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X Defends Anonymous Accounts in Copyright Challenge

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Cognosphere, the publisher of the wildly popular action role-playing game Genshin Impact, is facing off against X in a dispute centered around the protection of its copyrighted content in the form of leaks.

To combat these leaks, Cognosphere has been actively deploying the Digital Millennium Copyright Act (DMCA)’s takedown provisions and subpoenas. These legal actions are primarily aimed at social media platforms, compelling them to divulge information on users suspected of copyright infringement.

As reported by TorrentFreak, in November of the previous year, Cognosphere’s efforts intensified when it sought a DMCA subpoena against X. The objective was to obtain detailed information about four specific X accounts, believed to be under the control of one person or entity responsible for leaking copyrighted content. The subpoena, due to be effective on November 22, faced a roadblock as X Corp intervened a day before the deadline, refusing to comply with the request for user information.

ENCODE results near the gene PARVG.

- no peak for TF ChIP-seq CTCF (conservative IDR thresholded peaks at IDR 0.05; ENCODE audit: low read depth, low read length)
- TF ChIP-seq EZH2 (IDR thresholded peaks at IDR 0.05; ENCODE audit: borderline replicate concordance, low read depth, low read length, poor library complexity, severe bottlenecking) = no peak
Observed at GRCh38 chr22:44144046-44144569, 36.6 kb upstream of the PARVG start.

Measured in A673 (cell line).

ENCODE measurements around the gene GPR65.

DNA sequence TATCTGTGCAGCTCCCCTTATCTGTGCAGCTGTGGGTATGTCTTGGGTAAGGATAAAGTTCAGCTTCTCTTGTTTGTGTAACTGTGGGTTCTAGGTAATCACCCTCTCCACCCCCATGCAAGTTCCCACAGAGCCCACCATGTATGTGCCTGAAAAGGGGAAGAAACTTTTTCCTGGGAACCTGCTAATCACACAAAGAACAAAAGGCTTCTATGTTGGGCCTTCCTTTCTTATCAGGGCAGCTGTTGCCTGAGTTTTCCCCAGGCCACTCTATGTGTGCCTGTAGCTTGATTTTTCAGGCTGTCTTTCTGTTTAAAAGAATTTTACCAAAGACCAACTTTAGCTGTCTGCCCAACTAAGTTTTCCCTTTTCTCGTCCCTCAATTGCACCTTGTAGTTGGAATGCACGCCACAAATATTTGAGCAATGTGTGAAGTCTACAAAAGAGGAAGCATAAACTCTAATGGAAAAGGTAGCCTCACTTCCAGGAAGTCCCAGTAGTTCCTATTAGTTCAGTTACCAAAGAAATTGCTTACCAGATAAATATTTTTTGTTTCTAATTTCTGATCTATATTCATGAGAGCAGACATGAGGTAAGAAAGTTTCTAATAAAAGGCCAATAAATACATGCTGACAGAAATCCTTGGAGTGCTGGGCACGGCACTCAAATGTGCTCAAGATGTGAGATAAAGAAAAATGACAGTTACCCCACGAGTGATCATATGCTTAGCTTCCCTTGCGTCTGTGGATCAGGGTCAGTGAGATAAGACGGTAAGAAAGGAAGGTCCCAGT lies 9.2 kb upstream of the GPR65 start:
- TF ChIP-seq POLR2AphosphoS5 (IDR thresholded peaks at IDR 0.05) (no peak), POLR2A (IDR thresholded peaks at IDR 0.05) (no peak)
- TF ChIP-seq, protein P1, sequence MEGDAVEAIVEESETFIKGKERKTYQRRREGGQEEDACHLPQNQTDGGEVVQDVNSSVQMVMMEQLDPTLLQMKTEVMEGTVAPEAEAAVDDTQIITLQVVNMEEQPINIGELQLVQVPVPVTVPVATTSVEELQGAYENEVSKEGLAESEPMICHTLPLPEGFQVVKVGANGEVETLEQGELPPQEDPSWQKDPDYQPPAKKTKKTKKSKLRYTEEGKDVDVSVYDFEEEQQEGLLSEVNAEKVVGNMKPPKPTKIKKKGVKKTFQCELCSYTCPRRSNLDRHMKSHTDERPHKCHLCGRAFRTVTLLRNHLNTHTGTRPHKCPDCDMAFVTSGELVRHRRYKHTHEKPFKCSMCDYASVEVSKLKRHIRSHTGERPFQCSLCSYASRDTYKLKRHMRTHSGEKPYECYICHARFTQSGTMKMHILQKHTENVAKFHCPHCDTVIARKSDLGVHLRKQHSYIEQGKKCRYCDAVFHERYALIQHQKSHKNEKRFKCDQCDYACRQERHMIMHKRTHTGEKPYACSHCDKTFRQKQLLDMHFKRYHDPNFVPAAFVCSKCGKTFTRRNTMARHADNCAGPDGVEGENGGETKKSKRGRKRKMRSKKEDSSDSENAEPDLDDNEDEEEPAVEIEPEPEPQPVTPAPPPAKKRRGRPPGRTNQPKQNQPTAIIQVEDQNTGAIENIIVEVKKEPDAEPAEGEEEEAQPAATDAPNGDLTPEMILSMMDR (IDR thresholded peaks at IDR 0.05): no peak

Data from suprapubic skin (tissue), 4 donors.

The dispute’s intricacies were laid bare in a joint letter to US District Court Magistrate Judge Peter H. Kang, following a failed attempt at reconciliation. Cognosphere narrowed its focus to two X accounts, alleging that they shared artwork and visuals in violation of their copyright. They argued that the explicit nature of the DMCA subpoena requirements justified their request.

X Corp, however, challenged the subpoena process, questioning the sufficiency of a court clerk’s signature to permit access to sensitive user information. Highlighting the importance of anonymous speech, X advocated for a thorough court examination on constitutional and evidentiary bases before revealing such data.

This clash underscores the delicate balance between copyright protection and privacy rights inherent in DMCA subpoenas. While X Corp criticizes the process for potentially infringing on user privacy, Cognosphere counters by arguing that an extensive balancing process isn’t a constitutional necessity. They view X Corp’s stance as contradictory to the intentions of the original DMCA provisions, highlighting the ongoing debate between safeguarding intellectual property and maintaining user privacy in the digital age.

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